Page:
The U.S. Department of State warns U.S. citizens of the risks of traveling to Mauritania, and urges those who travel to Mauritania to exercise extreme caution because of activities by terrorist groups in the region, including al-Qaida in the Islamic Maghreb (AQIM).
AQIM continues to demonstrate its intent and ability to conduct attacks against foreign nationals, including U.S. citizens. This replaces the travel warning for Mauritania, issued March 12, 2014, to update information on security incidents and remind travelers of security concerns.
The U.S. Embassy in Nouakchott recommends against all non-essential travel to the border regions of Guidimagha, the Hodh El Charghi and Hodh El Gharbi regions of southeastern Mauritania, the eastern half of the Assaba region (east of Kiffa), Tidjikja, the eastern half of the Tagant region (east of Tidjika), the eastern half of the Adrar region (east of chinguetti), and the Zemmour region of northern Mauritania because of the security risk and the threat of kidnapping posed by terrorist groups to foreign nationals.
The United States and the European Union have both declared AQIM a terrorist organization. As a result of Western involvement in counterterrorism efforts, AQIM has declared its intention to attack Western targets. AQIM attempts at retaliatory attacks against western targets of opportunity cannot be discounted. AQIM-affiliated support systems for logistics and recruitment remain present in Mauritania.
AQIM and terrorists believed to be affiliated with AQIM have been operating in Mauritania since at least 2005. Actions include kidnapping and murder of western tourists, aid workers, and Mauritanian soldiers, as well as attacks on foreign diplomatic missions in Mauritania. In June 2009, AQIM-affiliated operatives murdered a private U.S. citizen in the capital city of Nouakchott in an attempted kidnapping.
Since then, AQIM has continued to threaten Westerners. A French citizen was kidnapped in southwest Mali, near the border with Mauritania, in November 2012. In the past, AQIM has also focused on gendarme military installations and personnel by conducting suicide bomber attacks, attempting car bombing, and kidnappings of a Mauritanian gendarme.
As a result of safety and security concerns, some NGOs and private aid organizations withdrew staff and/or temporarily suspended operations in Mauritania. The Peace Corps officially closed its program in July 2011. Faith-based organizations operating in Mauritania, or individuals perceived to be proselytizing, may be particularly targeted.
U.S. citizens should remain aware of their surroundings at all times and maintain good personal security practices, including always locking their homes and cars, varying routes and times of travel, and maintaining a low profile by not drawing attention to themselves. When going out, they should avoid being part of large, highly visible groups of Westerners, and refrain from sitting in areas that are easily visible from the street when in restaurants or cafes. U.S. citizens should be particularly alert when frequenting locales associated with Westerners, including grocery stores, hotels, cultural centers, social and recreation clubs, beach areas, and restaurants. Additionally, U.S. citizens should avoid demonstrations and highly publicized events/venues with no visible security presence.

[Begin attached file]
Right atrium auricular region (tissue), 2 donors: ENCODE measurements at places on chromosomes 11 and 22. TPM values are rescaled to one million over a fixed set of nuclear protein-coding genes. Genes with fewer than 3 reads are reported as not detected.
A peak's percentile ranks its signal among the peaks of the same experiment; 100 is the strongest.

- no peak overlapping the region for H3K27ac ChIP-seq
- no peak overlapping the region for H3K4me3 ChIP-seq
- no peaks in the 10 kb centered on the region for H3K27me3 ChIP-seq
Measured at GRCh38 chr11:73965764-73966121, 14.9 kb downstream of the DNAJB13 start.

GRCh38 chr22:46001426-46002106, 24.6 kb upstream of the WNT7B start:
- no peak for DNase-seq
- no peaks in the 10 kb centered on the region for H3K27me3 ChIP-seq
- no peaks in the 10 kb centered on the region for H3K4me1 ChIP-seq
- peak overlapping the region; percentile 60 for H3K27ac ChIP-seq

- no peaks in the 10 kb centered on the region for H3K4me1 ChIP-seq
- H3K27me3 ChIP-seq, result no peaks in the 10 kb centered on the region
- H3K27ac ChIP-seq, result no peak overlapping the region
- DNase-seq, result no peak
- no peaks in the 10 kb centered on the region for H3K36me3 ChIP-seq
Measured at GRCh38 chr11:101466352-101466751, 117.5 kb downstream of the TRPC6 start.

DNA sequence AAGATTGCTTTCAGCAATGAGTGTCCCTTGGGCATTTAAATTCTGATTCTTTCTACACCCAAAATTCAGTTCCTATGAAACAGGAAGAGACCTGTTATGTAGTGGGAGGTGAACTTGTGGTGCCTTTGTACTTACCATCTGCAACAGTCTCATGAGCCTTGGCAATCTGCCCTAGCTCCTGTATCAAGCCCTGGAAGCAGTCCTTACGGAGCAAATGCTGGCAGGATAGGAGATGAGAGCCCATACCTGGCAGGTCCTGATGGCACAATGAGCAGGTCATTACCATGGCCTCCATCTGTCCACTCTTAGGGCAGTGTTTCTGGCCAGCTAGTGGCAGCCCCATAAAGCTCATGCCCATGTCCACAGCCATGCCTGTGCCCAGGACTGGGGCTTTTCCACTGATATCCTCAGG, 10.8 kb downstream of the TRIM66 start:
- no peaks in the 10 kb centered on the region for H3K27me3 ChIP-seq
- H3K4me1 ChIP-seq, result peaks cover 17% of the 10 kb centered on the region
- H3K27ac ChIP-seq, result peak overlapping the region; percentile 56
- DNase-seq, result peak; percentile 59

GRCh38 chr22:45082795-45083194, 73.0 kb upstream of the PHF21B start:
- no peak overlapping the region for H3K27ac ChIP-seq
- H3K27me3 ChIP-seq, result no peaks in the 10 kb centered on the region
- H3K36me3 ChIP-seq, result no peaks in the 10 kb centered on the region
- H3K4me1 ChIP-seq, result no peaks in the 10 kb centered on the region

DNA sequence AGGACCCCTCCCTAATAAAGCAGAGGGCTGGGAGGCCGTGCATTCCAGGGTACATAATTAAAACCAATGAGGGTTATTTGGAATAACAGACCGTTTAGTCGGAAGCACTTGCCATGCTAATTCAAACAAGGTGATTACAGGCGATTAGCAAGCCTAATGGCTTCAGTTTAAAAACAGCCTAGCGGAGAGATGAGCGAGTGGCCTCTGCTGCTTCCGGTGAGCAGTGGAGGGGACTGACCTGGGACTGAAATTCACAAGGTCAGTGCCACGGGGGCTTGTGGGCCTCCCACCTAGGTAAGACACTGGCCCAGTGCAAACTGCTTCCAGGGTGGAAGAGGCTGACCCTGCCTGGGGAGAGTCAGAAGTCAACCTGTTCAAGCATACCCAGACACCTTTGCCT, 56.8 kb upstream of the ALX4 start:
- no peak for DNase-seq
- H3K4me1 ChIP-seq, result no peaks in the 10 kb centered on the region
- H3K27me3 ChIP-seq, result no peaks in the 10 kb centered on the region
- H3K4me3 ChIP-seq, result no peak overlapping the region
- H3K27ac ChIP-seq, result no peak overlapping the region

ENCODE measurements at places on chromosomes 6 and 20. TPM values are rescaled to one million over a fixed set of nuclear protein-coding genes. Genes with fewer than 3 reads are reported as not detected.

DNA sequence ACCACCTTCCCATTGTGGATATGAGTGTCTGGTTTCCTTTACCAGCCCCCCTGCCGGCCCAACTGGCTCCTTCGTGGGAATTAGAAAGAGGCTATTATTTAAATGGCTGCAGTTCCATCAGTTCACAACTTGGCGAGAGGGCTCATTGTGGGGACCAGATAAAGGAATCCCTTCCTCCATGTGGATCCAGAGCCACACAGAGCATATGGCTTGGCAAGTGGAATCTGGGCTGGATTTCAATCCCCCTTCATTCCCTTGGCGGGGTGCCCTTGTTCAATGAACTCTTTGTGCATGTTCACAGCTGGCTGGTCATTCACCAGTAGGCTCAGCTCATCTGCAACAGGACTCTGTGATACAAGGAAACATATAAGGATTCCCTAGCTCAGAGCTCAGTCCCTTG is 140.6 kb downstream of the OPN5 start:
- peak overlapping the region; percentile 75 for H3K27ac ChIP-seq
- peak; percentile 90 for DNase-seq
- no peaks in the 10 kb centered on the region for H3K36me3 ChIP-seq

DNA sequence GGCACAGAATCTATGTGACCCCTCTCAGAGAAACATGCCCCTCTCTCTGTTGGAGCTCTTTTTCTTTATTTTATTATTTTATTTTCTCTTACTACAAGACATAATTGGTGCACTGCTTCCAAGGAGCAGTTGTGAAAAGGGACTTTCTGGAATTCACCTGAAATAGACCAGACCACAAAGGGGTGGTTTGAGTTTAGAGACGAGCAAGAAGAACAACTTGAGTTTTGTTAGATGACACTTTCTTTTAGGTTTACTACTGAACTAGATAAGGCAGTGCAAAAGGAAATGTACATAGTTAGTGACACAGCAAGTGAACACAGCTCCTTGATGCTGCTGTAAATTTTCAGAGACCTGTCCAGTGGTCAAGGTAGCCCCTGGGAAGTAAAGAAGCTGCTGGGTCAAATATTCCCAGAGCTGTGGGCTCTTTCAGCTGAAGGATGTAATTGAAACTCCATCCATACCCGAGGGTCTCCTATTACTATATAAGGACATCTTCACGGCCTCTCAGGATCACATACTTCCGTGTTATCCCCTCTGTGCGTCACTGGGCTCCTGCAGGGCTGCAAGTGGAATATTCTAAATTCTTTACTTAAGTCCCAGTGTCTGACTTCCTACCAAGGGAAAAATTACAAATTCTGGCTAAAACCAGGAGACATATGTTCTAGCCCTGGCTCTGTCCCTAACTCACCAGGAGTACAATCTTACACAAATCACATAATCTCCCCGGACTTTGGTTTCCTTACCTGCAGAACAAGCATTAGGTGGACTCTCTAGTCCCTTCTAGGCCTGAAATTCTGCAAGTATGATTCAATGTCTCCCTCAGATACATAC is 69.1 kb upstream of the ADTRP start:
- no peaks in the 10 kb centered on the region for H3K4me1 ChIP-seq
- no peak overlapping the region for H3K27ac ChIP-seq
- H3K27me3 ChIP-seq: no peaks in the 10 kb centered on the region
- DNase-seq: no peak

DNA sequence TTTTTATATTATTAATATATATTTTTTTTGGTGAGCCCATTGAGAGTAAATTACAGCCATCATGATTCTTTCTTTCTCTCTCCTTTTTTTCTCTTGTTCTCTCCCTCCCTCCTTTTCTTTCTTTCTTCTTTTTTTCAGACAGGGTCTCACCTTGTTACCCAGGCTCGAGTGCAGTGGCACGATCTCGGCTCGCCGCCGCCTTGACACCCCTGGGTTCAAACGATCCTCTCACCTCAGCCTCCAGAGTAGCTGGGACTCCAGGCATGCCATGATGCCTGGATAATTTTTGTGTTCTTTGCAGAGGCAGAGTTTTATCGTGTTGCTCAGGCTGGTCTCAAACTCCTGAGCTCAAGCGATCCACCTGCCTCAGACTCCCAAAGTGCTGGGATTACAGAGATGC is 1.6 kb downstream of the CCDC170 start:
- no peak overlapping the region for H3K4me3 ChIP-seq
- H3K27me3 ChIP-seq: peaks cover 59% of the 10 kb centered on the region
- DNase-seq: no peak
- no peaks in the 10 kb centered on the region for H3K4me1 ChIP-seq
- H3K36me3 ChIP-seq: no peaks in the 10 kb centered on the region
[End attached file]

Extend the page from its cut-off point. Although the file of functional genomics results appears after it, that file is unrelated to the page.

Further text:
U.S. citizens driving in Mauritania are reminded to heed warnings to stop at security checkpoints, and should be particularly vigilant when traveling by road outside of populated areas, even when traveling along main routes and highways. U.S. citizens should not venture outside urban areas unless in a convoy and accompanied by an experienced guide, and even then only if equipped with sturdy vehicles and ample provisions, including redundant communications, as well as vehicle and first aid/medical supplies. Driving after dark outside of urban areas is strongly discouraged. There have been reports of banditry and smuggling in the more remote parts of Mauritania. Note also that landmines remain a danger along the border with the Western Sahara. Travelers should cross borders only at designated border posts.
The U.S. embassy strongly encourages U.S. citizens who travel to or remain in Mauritania despite this travel warning to enroll in the Smart Traveler Enrollment Program (STEP). By enrolling in STEP, you will receive the most up-to-date security information, and make it easier to contact you in an emergency. Please keep all of your information in STEP current. It is important when enrolling or updating information to include multiple phone numbers and email addresses to facilitate communication in the event of an emergency.
For information on general crime and security issues, U.S. citizens should also consult the department of state’s Country Specific Information for Mauritania, the Worldwide Caution, and the International Maritime Piracy Fact Sheet, which are located on the Department of State’s website. Travelers may obtain up-to-date information on security conditions by calling 1-888-407-4747 toll-free in the United States and Canada or on a regular toll line at 1-202-501-4444 from other countries. Stay up to date by bookmarking our Bureau of Consular Affairs website, which contains current travel warnings and travel alerts. Follow us on Twitter and the bureau of consular affairs page on Facebook as well.
The U.S. embassy is located between the presidency building and the Spanish Embassy on Rue Abdallaye. The postal address is B.P. 222, Nouakchott, telephone (222) 4-525-2660/2663, 4-525-1141/1145, or 4-525-3038, and fax (222) 4-525-1592. For after-hours emergencies, please call (222) 4-525-3288 or visit the U.S. Embassy Nouakchott web site. In the event of an emergency that interrupts mobile phone (SMS) or internet communication in Mauritania, U.S. citizens may call the embassy’s dedicated consular emergency recording at (222) 4-525-3701 to receive the most up-to-date instructions.